Recent Supreme Court holdings appeared to have established that class action waivers in arbitration clauses were enforceable. However, the Second Circuit, finding that recent jurisprudence inapplicable, held otherwise. On February 1, 2012, the Second Circuit yet again reaffirmed its decision that American Express could not compel a putative class of merchants to arbitrate their antitrust claims. In re Am. Express Merchants Litig., Docket No. 06-1871-cv, 2012 WL 284518 (2d Cir. Feb. 1, 2012) (“Amex III“). The Second Circuit again held the class action waiver at issue was unenforceable because it would effectively leave the plaintiffs without a remedy for their federal statutory claim, insulating American Express from any liability. Significantly, Amex III reinforces the Second Circuit’s view that whether class action waiver provisions are enforceable may entail a case-by-case inquiry and an analysis of the impact of enforcing those waivers in a particular case.
Plaintiffs alleged that American Express used its superior market power to require that merchants pay the same high fees for purchases made with both credit cards and its more profitable charge cards or risk losing a significant portion of sales from American Express customers. Plaintiffs alleged that such a requirement constituted an illegal “tying arrangement” under the Sherman Act. American Express moved to compel arbitration under an express contractual provision calling for binding arbitration, but which also precluded arbitration as a class.
Although the district court had sided with American Express, the Second Circuit, in Amex I in 2008, reversed the district court and concluded, based on expert testimony put forth by the plaintiffs, that the costs of individual arbitration would be prohibitive, effectively precluding recovery. American Express did not seriously challenge the plaintiffs’ expert. Relying on Mitsubishi Motors Corp. v. Soler Chrysler-Plymouth, Inc., 473 U.S. 614 (1985) and Green Tree Financial Corp.-Alabama v. Randolph, 531 U.S. 79 (2000), the Second Circuit held that the class action waiver provision was unenforceable as it would leave plaintiffs with no ability to vindicate their federal statutory rights, ultimately immunizing American Express from liability.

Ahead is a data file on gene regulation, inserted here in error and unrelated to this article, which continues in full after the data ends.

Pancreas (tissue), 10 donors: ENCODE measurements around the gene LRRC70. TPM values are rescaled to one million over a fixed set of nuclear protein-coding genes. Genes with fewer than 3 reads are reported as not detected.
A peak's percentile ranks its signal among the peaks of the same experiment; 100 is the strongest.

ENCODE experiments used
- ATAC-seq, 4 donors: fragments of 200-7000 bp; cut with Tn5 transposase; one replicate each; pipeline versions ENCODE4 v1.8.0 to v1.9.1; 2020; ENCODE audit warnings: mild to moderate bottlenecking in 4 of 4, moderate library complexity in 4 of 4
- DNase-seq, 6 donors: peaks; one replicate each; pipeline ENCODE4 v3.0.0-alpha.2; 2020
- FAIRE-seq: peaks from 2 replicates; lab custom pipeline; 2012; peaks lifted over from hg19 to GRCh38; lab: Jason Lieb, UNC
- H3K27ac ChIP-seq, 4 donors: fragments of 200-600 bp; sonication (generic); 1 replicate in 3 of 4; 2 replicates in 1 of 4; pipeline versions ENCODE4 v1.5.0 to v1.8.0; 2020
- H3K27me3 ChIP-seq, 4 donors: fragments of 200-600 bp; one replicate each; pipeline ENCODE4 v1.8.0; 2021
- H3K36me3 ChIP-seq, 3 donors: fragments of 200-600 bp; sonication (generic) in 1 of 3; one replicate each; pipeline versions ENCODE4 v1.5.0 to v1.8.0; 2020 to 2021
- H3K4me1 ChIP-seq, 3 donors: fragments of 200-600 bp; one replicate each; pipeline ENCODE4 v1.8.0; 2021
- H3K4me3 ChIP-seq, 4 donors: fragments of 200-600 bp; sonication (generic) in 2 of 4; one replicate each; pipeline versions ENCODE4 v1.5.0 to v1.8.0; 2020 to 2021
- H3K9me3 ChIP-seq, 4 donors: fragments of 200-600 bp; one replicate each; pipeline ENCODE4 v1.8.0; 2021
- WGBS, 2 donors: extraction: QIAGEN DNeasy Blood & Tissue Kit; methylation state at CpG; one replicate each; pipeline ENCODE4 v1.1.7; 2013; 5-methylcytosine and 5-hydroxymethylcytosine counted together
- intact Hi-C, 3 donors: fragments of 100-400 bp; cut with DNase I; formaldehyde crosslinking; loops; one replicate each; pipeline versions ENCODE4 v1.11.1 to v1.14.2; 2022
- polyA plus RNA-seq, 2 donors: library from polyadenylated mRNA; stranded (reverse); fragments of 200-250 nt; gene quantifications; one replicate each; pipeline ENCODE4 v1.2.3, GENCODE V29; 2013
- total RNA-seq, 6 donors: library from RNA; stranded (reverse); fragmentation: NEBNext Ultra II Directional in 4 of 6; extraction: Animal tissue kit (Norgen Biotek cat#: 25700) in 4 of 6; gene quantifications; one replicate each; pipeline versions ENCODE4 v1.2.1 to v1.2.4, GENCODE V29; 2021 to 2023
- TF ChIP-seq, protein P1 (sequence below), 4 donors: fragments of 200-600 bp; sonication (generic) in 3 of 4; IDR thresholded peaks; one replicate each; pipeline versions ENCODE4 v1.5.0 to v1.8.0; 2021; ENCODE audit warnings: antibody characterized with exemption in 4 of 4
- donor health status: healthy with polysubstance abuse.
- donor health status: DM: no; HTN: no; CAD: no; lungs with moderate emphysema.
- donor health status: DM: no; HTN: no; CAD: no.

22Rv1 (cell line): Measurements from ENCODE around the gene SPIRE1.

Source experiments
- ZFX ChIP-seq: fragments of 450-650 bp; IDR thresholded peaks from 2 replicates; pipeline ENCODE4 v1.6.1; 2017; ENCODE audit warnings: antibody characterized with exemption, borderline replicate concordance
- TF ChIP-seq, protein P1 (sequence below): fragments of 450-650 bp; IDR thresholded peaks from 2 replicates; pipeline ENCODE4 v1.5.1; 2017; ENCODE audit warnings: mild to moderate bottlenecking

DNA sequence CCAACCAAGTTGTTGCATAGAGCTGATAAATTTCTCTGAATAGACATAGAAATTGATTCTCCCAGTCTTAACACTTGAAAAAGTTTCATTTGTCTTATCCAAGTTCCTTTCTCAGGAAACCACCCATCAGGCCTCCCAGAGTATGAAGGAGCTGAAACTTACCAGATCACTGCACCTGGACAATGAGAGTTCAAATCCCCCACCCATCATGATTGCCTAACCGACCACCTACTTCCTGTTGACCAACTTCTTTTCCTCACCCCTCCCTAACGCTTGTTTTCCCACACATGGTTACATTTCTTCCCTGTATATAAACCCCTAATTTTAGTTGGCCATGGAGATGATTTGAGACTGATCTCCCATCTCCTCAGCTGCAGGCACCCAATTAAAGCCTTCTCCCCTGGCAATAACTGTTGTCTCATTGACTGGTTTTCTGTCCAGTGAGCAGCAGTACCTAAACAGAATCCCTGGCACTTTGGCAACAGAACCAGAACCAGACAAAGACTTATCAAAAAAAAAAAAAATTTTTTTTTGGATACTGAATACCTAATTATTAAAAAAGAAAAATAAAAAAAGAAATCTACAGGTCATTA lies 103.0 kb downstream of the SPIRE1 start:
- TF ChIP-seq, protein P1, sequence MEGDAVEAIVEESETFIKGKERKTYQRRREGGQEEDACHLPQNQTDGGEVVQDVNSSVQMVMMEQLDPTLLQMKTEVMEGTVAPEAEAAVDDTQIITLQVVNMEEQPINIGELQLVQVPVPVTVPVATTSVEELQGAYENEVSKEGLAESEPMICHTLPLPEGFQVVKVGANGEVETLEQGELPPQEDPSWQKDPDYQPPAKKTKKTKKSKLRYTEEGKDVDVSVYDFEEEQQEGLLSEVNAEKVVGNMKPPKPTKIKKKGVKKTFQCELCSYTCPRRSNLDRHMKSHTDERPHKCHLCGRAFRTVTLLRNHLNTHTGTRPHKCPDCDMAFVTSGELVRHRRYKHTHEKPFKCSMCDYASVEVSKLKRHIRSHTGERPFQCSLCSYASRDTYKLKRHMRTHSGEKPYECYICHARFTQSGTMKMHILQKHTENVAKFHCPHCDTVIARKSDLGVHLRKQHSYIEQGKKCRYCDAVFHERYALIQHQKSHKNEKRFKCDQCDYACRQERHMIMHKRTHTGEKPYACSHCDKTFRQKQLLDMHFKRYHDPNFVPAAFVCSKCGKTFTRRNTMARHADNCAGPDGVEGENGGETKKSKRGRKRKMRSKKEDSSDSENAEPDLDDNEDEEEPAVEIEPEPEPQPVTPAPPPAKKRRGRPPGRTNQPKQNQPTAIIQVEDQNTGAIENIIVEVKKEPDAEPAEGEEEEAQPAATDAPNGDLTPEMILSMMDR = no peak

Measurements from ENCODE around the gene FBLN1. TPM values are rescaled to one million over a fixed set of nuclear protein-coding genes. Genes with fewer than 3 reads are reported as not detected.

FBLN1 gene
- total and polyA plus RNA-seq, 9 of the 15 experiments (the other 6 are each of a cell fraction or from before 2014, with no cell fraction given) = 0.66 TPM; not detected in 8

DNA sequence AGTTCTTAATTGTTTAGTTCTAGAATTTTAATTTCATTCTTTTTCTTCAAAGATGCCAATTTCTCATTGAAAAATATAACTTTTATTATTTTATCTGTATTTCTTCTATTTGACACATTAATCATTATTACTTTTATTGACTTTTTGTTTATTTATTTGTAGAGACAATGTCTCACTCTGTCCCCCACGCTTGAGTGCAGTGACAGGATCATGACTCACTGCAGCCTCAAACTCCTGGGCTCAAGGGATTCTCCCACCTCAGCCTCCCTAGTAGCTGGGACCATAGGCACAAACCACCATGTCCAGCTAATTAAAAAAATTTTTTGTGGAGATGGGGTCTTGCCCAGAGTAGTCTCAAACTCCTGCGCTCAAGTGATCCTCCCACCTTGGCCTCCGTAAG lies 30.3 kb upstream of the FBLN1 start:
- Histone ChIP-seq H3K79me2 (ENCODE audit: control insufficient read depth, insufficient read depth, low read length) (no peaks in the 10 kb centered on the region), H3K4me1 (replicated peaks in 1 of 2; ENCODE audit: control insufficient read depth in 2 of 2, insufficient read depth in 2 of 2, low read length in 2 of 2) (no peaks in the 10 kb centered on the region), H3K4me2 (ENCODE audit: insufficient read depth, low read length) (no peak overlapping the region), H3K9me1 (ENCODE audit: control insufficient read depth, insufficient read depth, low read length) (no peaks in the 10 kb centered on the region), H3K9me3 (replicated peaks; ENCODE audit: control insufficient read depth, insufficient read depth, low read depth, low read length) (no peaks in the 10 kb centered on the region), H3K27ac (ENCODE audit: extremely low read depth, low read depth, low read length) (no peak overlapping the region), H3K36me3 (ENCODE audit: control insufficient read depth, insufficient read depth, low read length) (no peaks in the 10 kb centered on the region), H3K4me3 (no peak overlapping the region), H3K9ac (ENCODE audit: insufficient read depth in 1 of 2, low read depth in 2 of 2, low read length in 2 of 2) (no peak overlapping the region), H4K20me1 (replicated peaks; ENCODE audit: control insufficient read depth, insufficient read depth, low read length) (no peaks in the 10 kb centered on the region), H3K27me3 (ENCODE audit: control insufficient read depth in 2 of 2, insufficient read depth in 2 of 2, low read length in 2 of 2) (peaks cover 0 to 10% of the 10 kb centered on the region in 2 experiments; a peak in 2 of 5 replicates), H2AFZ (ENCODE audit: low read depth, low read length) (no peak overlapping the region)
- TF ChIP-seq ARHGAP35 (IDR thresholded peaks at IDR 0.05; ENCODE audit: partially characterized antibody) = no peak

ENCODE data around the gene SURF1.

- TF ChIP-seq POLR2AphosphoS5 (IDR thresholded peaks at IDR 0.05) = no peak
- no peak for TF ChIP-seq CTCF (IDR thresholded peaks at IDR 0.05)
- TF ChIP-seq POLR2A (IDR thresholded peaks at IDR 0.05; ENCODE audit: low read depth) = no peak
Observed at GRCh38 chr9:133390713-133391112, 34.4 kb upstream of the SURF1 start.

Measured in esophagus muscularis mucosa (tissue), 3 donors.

The Supreme Court vacated Amex I and remanded for reconsideration after its decision in Stolt-Nielsen S.A. v. AnimalFeeds Int’l Corp., 130 S. Ct. 1758 (2010). The Supreme Court held in Stolt-Nielsen that the Federal Arbitration Act (“FAA”) could not compel parties to submit to class arbitration absent a contractual provision for such compulsion. In Amex II, the Second Circuit found Stolt-Nielsen inapplicable. Shortly after Amex II was decided, the Supreme Court decided AT&T Mobility LLC v. Concepcion, 131 S. Ct. 1740 (2011). The Supreme Court held in Concepcion that the FAA preempted a California state law that rendered most class action waiver provisions unenforceable. In Amex III, the Second Circuit held that neither Stolt-Nielsen nor Concepcion affected the Supreme Court’s analysis in Green Tree.
The Second Circuit’s analysis appears limited to situations in which plaintiffs would be left without the ability to enforce their federal statutory rights. However, the decision also represents a potential loophole in the strong policy favoring arbitration provisions that prevent class actions as articulated in the Supreme Court’s Concepcion and Stolt-Nielsen decisions. It may open the door for plaintiffs to argue more broadly that class action waiver provisions are unenforceable when they leave plaintiffs without a remedy, notwithstanding the particular claim. Unless and until the Supreme Court decides to address the enforceability of arbitration agreements in cases involving federal statutory rights, corporations who wish to employ arbitration agreements to prevent having to defend potential costly and inefficient class action litigation will need to consider the holding of Amex III.